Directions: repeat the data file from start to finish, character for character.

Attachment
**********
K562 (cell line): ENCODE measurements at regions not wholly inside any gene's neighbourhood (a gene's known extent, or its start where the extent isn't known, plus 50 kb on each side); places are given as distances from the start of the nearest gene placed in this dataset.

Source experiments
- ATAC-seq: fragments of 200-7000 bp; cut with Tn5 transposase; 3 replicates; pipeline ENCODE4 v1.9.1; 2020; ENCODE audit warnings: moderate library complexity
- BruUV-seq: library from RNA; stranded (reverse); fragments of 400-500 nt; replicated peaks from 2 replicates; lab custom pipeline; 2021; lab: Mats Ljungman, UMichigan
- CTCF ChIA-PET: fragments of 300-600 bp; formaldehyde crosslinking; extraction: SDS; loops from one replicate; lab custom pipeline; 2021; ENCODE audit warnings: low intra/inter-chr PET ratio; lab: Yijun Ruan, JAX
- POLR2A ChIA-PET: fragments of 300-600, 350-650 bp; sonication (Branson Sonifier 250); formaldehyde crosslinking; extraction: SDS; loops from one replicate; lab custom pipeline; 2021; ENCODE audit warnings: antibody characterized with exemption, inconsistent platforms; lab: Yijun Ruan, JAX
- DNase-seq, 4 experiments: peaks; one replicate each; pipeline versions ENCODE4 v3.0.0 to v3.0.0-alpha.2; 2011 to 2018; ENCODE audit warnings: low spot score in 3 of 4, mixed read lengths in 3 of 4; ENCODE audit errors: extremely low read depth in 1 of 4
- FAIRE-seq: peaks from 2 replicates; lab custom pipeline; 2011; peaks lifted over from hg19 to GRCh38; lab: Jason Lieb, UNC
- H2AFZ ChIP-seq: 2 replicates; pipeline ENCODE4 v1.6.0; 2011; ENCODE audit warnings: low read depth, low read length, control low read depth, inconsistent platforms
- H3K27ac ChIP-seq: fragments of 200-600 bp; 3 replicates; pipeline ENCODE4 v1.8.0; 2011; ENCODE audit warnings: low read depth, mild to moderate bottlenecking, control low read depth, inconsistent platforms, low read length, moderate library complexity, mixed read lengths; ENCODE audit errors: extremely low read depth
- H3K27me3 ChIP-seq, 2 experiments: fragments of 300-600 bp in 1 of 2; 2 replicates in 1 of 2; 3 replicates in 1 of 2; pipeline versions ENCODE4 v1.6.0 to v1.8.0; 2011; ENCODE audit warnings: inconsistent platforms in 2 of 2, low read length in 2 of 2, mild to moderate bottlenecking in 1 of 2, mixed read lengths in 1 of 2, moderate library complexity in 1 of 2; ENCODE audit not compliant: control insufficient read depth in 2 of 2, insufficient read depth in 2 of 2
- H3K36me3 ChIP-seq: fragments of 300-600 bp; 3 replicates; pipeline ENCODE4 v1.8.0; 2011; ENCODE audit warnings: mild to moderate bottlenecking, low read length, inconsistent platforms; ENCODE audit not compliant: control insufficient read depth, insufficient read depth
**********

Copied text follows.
K562 (cell line): ENCODE measurements at regions not wholly inside any gene's neighbourhood (a gene's known extent, or its start where the extent isn't known, plus 50 kb on each side); places are given as distances from the start of the nearest gene placed in this dataset.

Source experiments
- ATAC-seq: fragments of 200-7000 bp; cut with Tn5 transposase; 3 replicates; pipeline ENCODE4 v1.9.1; 2020; ENCODE audit warnings: moderate library complexity
- BruUV-seq: library from RNA; stranded (reverse); fragments of 400-500 nt; replicated peaks from 2 replicates; lab custom pipeline; 2021; lab: Mats Ljungman, UMichigan
- CTCF ChIA-PET: fragments of 300-600 bp; formaldehyde crosslinking; extraction: SDS; loops from one replicate; lab custom pipeline; 2021; ENCODE audit warnings: low intra/inter-chr PET ratio; lab: Yijun Ruan, JAX
- POLR2A ChIA-PET: fragments of 300-600, 350-650 bp; sonication (Branson Sonifier 250); formaldehyde crosslinking; extraction: SDS; loops from one replicate; lab custom pipeline; 2021; ENCODE audit warnings: antibody characterized with exemption, inconsistent platforms; lab: Yijun Ruan, JAX
- DNase-seq, 4 experiments: peaks; one replicate each; pipeline versions ENCODE4 v3.0.0 to v3.0.0-alpha.2; 2011 to 2018; ENCODE audit warnings: low spot score in 3 of 4, mixed read lengths in 3 of 4; ENCODE audit errors: extremely low read depth in 1 of 4
- FAIRE-seq: peaks from 2 replicates; lab custom pipeline; 2011; peaks lifted over from hg19 to GRCh38; lab: Jason Lieb, UNC
- H2AFZ ChIP-seq: 2 replicates; pipeline ENCODE4 v1.6.0; 2011; ENCODE audit warnings: low read depth, low read length, control low read depth, inconsistent platforms
- H3K27ac ChIP-seq: fragments of 200-600 bp; 3 replicates; pipeline ENCODE4 v1.8.0; 2011; ENCODE audit warnings: low read depth, mild to moderate bottlenecking, control low read depth, inconsistent platforms, low read length, moderate library complexity, mixed read lengths; ENCODE audit errors: extremely low read depth
- H3K27me3 ChIP-seq, 2 experiments: fragments of 300-600 bp in 1 of 2; 2 replicates in 1 of 2; 3 replicates in 1 of 2; pipeline versions ENCODE4 v1.6.0 to v1.8.0; 2011; ENCODE audit warnings: inconsistent platforms in 2 of 2, low read length in 2 of 2, mild to moderate bottlenecking in 1 of 2, mixed read lengths in 1 of 2, moderate library complexity in 1 of 2; ENCODE audit not compliant: control insufficient read depth in 2 of 2, insufficient read depth in 2 of 2
- H3K36me3 ChIP-seq: fragments of 300-600 bp; 3 replicates; pipeline ENCODE4 v1.8.0; 2011; ENCODE audit warnings: mild to moderate bottlenecking, low read length, inconsistent platforms; ENCODE audit not compliant: control insufficient read depth, insufficient read depth